Hotel Le Pacha
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- Free High-Speed Internet
- Room service
- Business Services
- Wheelchair accessibility
Photos of Hotel Le Pacha
TripAdvisor Reviews Hotel Le Pacha Tunis
Travel Blogs from Tunis
... being raided by numerous pitifully thin stray cats. We are devoted animal lovers and we were deeply saddened to see the plight of these poor animals trying to eke out a life in this extremely wealthy resort town.
It was a strange feeling that we had throughout our travels in Tunisia. Whilst the country looked happy and relatively prosperous, it seemed if you scratched the surface and looked a little closer, you may find a totally ...
... guide takes her aside for some attire lessons. I would love to be in shorts in this weather but 'when in Rome' wins out, all the more so for a woman.
Can't find the stupid trip form so will fill out whatever info the guide wants. The meeting is at 0830, starting in the lobby and transferring somewhere in the hotel. Let's see what these Brits are like.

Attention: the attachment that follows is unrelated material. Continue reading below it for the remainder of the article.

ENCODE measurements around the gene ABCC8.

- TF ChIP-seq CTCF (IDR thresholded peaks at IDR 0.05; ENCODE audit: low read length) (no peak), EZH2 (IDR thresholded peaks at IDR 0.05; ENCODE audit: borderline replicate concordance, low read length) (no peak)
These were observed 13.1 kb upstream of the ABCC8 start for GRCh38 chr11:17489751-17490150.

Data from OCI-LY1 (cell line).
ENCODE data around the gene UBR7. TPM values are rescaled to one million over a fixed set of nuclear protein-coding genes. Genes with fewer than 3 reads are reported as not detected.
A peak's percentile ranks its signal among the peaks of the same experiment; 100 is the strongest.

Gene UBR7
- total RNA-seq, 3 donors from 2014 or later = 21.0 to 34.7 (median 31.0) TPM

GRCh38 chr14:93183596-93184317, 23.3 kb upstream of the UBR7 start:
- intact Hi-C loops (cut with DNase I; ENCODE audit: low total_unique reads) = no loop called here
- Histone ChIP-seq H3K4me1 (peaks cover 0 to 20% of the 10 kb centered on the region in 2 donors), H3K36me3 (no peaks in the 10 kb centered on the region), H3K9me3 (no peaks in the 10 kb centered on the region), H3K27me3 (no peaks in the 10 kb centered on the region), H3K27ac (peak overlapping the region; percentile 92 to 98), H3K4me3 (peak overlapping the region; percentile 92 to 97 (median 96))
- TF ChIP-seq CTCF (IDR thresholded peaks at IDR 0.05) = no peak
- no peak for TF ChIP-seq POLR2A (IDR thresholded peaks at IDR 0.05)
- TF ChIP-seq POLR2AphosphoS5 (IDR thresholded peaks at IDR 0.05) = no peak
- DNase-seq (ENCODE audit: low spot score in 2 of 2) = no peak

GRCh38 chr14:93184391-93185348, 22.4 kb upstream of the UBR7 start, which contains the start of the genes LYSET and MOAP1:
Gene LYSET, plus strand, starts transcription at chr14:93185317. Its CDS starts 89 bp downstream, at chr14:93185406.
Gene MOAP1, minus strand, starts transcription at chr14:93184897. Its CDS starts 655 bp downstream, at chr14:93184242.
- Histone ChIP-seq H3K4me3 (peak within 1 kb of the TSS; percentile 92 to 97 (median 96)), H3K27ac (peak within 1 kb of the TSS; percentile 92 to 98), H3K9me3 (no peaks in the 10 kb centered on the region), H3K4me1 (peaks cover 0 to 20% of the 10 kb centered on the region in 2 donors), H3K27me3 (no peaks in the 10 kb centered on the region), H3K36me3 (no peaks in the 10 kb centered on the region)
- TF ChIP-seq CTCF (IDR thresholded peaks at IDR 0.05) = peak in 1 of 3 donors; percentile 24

Noubi started by rambling; not a good omen. He told he was studied English and was thereby allowed a ...
... for merchants.
A day in the medina also revealed more begging by children than in all of Algeria. My favourite was a boy playing football/soccer and then coming up to me with an apparent sore arm, requesting five dinars. Ignored, he returned to the pitch.
We eventually found ourselves away from the commercial hassle and into the real medina. Most striking were [in no particular order] the number of well fed cats, the shades of blue trim and the ...
... stone bodies wore turbans for crowns. There were busts of other emperors, including Vitellius (69 A.D. to 69 A.D.) who had a fat and bald face.
- - And there were statues of mythological figures:
- - A strong, curly-bearded god - Jupiter? The Egyptian Goddess of Mysteries, Isis, with pigtail hair and a pretty face. A chaste Venus, Goddess of Love, covering her lower body with a sheet - her face innocent and scared. A ...
... for spell before walking back down the enormous steps that I had taken to the top, crossed the Forum (the area that was once an open air public market) and headed towards the Temple of Juno-Caelestis (Temple of the Moon), which was much, much smaller than the Capitole, but still in pretty good shape.
As we walked down a lengthy path to the the temple, it was apparent that there were virtually no tourists at the site. (Quite frankly, the same had been true for the sites ...